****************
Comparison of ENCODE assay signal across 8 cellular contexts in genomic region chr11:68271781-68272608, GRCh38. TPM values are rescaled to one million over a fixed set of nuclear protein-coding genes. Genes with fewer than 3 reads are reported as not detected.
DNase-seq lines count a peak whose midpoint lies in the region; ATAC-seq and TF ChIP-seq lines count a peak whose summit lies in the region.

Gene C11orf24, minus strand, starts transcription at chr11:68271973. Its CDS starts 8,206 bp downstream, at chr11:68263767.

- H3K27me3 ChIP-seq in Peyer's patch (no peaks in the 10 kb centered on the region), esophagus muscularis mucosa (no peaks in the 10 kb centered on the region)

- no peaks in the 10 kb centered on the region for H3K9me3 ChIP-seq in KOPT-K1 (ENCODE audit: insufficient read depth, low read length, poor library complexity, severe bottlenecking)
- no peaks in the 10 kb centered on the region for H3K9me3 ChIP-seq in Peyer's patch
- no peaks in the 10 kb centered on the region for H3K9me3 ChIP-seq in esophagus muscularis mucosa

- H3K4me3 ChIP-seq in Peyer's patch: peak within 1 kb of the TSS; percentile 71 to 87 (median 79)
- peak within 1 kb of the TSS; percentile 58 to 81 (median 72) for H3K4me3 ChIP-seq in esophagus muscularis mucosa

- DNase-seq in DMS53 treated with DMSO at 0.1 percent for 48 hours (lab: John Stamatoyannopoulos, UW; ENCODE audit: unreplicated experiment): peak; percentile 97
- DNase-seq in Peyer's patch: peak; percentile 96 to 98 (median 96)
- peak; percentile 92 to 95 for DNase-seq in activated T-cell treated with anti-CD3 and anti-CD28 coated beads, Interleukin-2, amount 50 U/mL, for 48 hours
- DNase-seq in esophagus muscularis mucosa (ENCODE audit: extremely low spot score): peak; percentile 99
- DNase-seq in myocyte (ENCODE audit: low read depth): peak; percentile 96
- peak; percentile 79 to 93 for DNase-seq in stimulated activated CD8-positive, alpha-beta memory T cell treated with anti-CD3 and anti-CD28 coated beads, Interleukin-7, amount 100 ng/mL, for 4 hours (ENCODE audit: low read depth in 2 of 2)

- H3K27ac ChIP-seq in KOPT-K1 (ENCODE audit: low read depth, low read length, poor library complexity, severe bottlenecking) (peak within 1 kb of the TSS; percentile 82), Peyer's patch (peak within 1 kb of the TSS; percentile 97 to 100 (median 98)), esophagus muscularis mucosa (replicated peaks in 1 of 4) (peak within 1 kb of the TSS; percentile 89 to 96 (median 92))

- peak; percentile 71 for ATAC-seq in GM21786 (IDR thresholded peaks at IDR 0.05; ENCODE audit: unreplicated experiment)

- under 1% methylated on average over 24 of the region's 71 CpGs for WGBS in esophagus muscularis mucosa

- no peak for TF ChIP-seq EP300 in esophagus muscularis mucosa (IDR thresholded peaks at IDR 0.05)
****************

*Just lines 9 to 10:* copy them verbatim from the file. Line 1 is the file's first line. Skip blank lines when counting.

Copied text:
- peak within 1 kb of the TSS; percentile 58 to 81 (median 72) for H3K4me3 ChIP-seq in esophagus muscularis mucosa

- DNase-seq in DMS53 treated with DMSO at 0.1 percent for 48 hours (lab: John Stamatoyannopoulos, UW; ENCODE audit: unreplicated experiment): peak; percentile 97